Lofty's blog

The Under 19 World Cup

When Midnight and I were planning our marathon trip to the Ashes and on to New Zealand we needed to find other things to do when there was no cricket. Ha ha you might say, what is this story all about!! Bearing in mind that we had been to New Zealand on a number of occasions, the task was to do things not having been done before. Easier said than done. Anyway I came across the Under 19 Cricket World Cup which was taking place in New Zealand from 13 January to 3 February with some convenient dates in Queenstown after we'd had a week in Tasmania.

So who is taking part and how did they qualify?

The ten ICC full members as at 2016 automatically do so, plus the top ranked associate from the previous tournament in 2016, Namibia, plus the five regional winners Ireland (Europe), Canada (Americas), Afghanistan (Asia), Kenya (Africa) and Papua New Guinea (East Asia Pacific).

So 16 teams split into 4 groups.

Presumably there was some seeding, no idea what it was, but England seemed to have the easiest group (C) with Bangladesh, Namibia and Canada.

The other groups:

(A) West Indies (holders), South Africa, New Zealand and Kenya;
(B) India, Australia, Zimbabwe and Papua New Guinea;
(D) Sri Lanka, Pakistan, Afghanistan and Ireland.

Round Robin in each with the top two progressing to the quarter finals. The rest have a plate competition to sort out the minor placings which will give them all a more equal contest when compared with their group matches.

Sky Sports in NZ have been showing the top matches live and highlights programs. The tournament was almost a week old when we arrived so have relied on the excellent coverage on Cricinfo. The first game we were able to attend was between England and the not so mighty Canada. I assume that in order to ensure the game lasted more than a handful of overs, Canada decided to field first. It was fill your boots time. At one time England looked like scoring more than 400 but lost a few late wickets and finished with 383 for 7, Liam Banks and Will Jacks both completing less than run-a-ball centuries and the wicket-keeper Jack Davies a rapid 57. As predicted Canada weren't up to the task and were dismissed for 101.

As expected, England's stiffest opposition was Bangladesh but they managed just 175 in 49.2 overs. Only 29.3 overs were required to win by 7 wickets led by the skipper Harry Brook (from, of course, Yorkshire) with an 84 ball 102. Namibia put up a slightly better fight scoring 196 for 9 but only 24.1 overs were required to win by 8 wickets.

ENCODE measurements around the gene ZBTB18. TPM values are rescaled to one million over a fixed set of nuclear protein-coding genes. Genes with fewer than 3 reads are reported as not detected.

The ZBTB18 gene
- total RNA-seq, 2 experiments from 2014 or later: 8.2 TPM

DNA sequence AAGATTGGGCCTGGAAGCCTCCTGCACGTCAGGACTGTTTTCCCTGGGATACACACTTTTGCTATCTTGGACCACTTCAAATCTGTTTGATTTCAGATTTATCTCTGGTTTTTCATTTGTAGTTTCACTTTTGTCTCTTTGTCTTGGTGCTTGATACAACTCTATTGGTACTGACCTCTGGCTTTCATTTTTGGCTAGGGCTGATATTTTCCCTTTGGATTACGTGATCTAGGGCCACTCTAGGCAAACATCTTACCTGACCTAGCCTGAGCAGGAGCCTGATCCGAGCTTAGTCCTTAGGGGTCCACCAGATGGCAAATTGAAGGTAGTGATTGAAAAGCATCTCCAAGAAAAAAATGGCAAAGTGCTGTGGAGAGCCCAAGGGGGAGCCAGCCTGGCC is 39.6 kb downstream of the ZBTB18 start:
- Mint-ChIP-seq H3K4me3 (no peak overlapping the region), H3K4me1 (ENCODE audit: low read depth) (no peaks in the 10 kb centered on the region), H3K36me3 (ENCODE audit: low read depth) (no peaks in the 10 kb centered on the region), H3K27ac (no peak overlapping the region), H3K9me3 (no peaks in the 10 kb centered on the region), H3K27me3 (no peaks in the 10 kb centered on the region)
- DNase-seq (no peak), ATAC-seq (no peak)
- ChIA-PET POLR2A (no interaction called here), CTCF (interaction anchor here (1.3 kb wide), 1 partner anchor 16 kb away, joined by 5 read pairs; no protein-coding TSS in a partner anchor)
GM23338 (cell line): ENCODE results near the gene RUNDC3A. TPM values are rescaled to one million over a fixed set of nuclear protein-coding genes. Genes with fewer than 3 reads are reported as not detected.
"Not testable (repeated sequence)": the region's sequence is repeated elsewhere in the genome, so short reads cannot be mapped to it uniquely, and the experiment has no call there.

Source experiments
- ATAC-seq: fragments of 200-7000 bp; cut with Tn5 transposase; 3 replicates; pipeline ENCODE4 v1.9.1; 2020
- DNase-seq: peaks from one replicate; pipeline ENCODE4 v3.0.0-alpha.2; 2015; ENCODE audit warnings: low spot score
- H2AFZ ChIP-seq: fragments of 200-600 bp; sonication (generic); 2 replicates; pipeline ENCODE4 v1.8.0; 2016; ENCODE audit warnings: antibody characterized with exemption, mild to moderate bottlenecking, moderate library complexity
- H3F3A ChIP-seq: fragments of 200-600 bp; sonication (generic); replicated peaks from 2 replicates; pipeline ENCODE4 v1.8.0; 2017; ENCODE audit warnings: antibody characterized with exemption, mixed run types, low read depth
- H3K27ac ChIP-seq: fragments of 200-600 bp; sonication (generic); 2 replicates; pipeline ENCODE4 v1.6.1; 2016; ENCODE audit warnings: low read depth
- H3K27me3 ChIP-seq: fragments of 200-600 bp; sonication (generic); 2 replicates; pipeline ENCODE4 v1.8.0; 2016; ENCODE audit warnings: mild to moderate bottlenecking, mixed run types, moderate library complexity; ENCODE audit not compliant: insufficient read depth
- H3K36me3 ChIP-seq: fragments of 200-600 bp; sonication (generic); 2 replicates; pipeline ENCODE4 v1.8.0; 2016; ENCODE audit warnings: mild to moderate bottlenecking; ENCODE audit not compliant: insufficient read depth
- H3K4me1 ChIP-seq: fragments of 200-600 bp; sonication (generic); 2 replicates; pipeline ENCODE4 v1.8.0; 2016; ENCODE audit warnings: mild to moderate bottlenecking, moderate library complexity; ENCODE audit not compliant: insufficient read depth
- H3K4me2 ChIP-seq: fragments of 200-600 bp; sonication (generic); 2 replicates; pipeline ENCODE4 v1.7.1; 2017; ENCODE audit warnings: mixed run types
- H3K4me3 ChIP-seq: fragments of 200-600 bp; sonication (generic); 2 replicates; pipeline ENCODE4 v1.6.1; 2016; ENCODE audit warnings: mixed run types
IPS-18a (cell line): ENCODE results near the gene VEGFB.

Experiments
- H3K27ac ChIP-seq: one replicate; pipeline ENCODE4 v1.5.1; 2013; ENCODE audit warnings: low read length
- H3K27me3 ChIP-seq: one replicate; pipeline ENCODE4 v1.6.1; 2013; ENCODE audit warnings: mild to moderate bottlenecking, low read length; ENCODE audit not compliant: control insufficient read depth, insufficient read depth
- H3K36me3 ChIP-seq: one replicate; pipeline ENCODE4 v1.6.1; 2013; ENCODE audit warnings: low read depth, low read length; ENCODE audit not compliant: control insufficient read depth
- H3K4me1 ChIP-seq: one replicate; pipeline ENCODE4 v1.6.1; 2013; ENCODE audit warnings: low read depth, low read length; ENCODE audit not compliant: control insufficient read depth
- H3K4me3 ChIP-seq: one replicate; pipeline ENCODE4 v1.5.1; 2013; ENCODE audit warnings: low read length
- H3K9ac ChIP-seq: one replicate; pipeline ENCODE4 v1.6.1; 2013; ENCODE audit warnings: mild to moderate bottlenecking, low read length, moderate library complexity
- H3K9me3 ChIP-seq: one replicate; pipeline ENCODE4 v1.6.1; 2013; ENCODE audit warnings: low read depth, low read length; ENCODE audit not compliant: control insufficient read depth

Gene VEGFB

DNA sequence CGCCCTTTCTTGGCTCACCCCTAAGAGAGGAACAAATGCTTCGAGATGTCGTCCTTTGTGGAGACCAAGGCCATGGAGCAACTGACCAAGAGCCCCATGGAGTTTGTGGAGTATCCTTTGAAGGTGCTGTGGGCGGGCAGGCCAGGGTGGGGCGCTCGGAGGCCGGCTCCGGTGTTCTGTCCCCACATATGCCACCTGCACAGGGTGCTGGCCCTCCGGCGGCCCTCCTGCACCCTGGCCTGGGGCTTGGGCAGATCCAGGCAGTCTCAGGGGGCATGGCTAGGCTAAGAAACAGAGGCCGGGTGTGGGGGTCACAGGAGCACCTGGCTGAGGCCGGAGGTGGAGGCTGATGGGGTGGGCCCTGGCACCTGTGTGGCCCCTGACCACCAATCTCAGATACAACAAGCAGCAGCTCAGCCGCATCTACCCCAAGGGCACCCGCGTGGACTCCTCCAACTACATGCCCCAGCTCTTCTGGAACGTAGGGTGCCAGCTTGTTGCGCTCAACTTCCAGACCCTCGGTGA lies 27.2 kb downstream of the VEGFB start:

Now that the whipping boys have been eliminated, the serious stuff must surely commence. England face the old enemy, namely the Convicts.

So how did the other groups end up?

In Group A New Zealand were unbeaten so qualified with South Africa thus eliminating West Indies, who controversially had one of the Proteas given out 'obstructing the field'. Anyhow they lost the game which served them right. Have a look, it's unbelievable. Bye bye Kenya also.

Group B was dominated by India who beat Australia into second place knocking out Zimbabwe and Papua New Guinea, the latter failing to score three figures in each of their games.

Group D turned out to be the most competitive whereby each won at least one game so Pakistan topped the group on net run rate from their conquerors Afghanistan. Sri Lanka and Ireland despatched to the Plate.

Most outstanding team performance, New Zealand 436 for 4 including U19 records for the Ist wicket (245) and individual score (180) however it was against Kenya!

The quarter finals would be England v Australia, Pakistan v South Africa, New Zealand v Afghanistan and India v Bangladesh, in that order. By the time that you read this, you may know what happened but I'll remind you even though it may be painful.